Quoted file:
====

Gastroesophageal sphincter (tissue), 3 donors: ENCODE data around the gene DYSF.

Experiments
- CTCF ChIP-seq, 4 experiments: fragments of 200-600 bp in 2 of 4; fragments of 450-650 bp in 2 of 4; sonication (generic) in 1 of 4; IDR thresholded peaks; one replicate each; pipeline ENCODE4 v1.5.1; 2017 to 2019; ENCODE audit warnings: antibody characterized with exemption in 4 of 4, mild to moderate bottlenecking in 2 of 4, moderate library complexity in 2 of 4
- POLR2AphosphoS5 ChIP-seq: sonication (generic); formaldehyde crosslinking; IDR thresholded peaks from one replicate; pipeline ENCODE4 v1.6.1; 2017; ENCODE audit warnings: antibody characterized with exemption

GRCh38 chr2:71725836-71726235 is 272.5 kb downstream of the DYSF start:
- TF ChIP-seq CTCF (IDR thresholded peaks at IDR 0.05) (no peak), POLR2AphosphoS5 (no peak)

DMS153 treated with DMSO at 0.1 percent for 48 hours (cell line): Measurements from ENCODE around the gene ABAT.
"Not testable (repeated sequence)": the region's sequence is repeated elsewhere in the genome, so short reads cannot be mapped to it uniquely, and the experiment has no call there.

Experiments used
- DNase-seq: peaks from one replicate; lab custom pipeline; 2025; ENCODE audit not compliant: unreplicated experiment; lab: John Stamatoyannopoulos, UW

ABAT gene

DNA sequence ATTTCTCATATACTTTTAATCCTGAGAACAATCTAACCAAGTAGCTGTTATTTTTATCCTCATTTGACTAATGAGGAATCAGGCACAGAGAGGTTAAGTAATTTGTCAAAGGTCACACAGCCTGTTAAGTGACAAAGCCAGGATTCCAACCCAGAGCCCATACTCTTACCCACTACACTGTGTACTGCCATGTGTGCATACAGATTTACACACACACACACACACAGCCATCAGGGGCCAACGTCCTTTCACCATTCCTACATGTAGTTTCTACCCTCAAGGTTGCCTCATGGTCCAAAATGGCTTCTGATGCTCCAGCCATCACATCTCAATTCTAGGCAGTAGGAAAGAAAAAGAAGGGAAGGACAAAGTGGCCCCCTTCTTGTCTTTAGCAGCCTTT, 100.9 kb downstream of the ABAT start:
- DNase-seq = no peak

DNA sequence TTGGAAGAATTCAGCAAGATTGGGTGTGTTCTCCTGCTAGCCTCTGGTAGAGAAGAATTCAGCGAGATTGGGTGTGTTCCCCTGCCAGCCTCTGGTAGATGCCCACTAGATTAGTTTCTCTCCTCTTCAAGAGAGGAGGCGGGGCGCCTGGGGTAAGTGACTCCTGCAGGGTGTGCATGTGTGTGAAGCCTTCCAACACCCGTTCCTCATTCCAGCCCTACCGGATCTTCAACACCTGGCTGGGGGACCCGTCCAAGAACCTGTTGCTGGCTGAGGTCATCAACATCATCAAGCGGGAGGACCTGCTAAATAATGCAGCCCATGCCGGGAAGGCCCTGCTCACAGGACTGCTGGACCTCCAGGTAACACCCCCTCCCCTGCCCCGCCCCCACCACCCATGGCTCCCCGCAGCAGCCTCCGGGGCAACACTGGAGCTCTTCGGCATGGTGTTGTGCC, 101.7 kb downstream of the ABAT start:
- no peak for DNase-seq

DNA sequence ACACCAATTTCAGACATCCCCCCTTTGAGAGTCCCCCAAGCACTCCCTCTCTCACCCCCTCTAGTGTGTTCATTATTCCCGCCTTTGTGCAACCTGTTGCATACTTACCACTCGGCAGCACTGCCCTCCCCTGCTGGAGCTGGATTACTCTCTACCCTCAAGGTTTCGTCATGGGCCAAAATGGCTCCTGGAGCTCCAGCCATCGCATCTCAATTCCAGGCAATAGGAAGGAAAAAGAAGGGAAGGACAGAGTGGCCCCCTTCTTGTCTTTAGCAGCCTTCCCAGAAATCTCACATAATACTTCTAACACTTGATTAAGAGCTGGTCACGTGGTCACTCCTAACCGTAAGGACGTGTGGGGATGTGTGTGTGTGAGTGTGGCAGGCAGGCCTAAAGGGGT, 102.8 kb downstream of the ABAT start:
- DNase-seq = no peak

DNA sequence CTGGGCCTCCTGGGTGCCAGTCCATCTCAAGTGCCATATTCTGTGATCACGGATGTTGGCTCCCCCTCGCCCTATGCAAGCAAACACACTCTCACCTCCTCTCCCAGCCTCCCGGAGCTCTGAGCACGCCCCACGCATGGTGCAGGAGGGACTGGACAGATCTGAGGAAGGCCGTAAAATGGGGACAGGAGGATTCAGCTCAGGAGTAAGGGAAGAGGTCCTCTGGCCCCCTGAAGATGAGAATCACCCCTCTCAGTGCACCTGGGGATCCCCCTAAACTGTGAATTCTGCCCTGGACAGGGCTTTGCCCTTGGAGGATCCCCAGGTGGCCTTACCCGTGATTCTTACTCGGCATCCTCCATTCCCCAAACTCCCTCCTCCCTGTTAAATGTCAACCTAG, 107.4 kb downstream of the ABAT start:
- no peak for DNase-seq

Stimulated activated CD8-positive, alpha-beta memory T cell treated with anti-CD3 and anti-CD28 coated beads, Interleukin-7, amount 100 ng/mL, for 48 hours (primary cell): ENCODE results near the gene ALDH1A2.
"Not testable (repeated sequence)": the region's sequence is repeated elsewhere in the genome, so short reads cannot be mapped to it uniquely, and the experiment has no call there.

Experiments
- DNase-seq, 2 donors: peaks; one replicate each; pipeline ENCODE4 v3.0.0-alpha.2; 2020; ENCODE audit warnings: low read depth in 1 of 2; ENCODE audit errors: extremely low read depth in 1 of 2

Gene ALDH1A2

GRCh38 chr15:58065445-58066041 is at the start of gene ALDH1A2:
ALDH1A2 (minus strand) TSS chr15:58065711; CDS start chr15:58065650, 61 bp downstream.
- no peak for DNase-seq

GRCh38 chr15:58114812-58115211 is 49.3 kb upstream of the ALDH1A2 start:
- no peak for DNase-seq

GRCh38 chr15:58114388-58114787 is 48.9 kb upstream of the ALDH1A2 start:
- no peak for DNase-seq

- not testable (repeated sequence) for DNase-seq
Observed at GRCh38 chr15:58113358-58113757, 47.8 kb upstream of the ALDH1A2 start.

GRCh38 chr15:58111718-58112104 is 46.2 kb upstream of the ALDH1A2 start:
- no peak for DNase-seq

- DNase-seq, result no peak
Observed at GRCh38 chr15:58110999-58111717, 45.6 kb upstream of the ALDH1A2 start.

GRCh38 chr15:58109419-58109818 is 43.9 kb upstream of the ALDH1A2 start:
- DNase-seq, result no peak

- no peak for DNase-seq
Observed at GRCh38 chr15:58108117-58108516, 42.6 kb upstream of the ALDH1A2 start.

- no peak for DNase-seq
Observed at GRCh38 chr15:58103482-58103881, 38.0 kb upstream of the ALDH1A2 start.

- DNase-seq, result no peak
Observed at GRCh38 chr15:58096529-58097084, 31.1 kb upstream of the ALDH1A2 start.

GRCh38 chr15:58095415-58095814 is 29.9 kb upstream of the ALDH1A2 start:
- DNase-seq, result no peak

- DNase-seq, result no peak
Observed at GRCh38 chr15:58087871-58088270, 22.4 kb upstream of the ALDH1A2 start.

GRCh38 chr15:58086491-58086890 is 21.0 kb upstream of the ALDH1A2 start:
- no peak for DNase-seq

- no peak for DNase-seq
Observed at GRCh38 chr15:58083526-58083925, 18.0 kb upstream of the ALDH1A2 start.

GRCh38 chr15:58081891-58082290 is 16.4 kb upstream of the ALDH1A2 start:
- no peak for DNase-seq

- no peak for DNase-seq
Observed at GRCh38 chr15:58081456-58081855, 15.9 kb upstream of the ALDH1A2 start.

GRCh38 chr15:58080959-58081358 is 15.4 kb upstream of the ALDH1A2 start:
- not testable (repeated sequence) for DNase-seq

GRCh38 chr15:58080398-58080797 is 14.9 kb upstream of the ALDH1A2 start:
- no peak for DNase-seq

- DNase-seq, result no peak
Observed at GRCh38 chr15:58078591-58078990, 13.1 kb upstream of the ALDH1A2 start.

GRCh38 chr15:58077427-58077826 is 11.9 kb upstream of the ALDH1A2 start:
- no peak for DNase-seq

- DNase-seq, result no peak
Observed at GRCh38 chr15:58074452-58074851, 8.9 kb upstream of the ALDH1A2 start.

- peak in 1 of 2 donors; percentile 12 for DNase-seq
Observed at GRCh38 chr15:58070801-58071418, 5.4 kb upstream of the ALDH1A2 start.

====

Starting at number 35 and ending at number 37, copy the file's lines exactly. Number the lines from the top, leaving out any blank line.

- no peak for DNase-seq

- DNase-seq, result no peak
Observed at GRCh38 chr15:58110999-58111717, 45.6 kb upstream of the ALDH1A2 start.